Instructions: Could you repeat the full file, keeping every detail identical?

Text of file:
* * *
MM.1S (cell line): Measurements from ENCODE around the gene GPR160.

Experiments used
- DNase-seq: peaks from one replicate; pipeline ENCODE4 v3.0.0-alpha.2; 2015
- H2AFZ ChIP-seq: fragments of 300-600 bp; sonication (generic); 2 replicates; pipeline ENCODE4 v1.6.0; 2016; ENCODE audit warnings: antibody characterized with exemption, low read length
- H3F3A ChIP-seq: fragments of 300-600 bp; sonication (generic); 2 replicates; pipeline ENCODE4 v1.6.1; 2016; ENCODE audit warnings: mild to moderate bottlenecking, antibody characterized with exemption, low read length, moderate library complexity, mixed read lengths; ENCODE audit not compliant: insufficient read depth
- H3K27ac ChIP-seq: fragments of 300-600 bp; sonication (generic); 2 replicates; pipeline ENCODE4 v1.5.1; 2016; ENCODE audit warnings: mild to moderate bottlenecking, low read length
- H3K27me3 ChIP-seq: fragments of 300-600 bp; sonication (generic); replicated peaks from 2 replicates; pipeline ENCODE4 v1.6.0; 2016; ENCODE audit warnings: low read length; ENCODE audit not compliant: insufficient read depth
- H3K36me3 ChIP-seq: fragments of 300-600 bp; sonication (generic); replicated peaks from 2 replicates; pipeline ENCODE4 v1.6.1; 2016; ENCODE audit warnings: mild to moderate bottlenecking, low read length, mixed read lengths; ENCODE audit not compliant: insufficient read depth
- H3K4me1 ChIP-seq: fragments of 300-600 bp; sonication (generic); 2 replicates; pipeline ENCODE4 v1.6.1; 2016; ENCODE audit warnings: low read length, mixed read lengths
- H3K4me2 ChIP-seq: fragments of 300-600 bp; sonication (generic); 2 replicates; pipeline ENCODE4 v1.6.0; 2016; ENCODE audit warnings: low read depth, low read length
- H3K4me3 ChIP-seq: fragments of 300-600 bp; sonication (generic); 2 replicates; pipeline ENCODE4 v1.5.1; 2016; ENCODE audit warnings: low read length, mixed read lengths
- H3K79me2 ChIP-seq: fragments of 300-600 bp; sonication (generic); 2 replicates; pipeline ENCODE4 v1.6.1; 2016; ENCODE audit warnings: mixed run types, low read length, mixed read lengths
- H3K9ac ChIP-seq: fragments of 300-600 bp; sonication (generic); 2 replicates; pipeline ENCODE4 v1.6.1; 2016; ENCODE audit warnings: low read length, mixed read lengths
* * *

MM.1S (cell line): Measurements from ENCODE around the gene GPR160.

Experiments used
- DNase-seq: peaks from one replicate; pipeline ENCODE4 v3.0.0-alpha.2; 2015
- H2AFZ ChIP-seq: fragments of 300-600 bp; sonication (generic); 2 replicates; pipeline ENCODE4 v1.6.0; 2016; ENCODE audit warnings: antibody characterized with exemption, low read length
- H3F3A ChIP-seq: fragments of 300-600 bp; sonication (generic); 2 replicates; pipeline ENCODE4 v1.6.1; 2016; ENCODE audit warnings: mild to moderate bottlenecking, antibody characterized with exemption, low read length, moderate library complexity, mixed read lengths; ENCODE audit not compliant: insufficient read depth
- H3K27ac ChIP-seq: fragments of 300-600 bp; sonication (generic); 2 replicates; pipeline ENCODE4 v1.5.1; 2016; ENCODE audit warnings: mild to moderate bottlenecking, low read length
- H3K27me3 ChIP-seq: fragments of 300-600 bp; sonication (generic); replicated peaks from 2 replicates; pipeline ENCODE4 v1.6.0; 2016; ENCODE audit warnings: low read length; ENCODE audit not compliant: insufficient read depth
- H3K36me3 ChIP-seq: fragments of 300-600 bp; sonication (generic); replicated peaks from 2 replicates; pipeline ENCODE4 v1.6.1; 2016; ENCODE audit warnings: mild to moderate bottlenecking, low read length, mixed read lengths; ENCODE audit not compliant: insufficient read depth
- H3K4me1 ChIP-seq: fragments of 300-600 bp; sonication (generic); 2 replicates; pipeline ENCODE4 v1.6.1; 2016; ENCODE audit warnings: low read length, mixed read lengths
- H3K4me2 ChIP-seq: fragments of 300-600 bp; sonication (generic); 2 replicates; pipeline ENCODE4 v1.6.0; 2016; ENCODE audit warnings: low read depth, low read length
- H3K4me3 ChIP-seq: fragments of 300-600 bp; sonication (generic); 2 replicates; pipeline ENCODE4 v1.5.1; 2016; ENCODE audit warnings: low read length, mixed read lengths
- H3K79me2 ChIP-seq: fragments of 300-600 bp; sonication (generic); 2 replicates; pipeline ENCODE4 v1.6.1; 2016; ENCODE audit warnings: mixed run types, low read length, mixed read lengths
- H3K9ac ChIP-seq: fragments of 300-600 bp; sonication (generic); 2 replicates; pipeline ENCODE4 v1.6.1; 2016; ENCODE audit warnings: low read length, mixed read lengths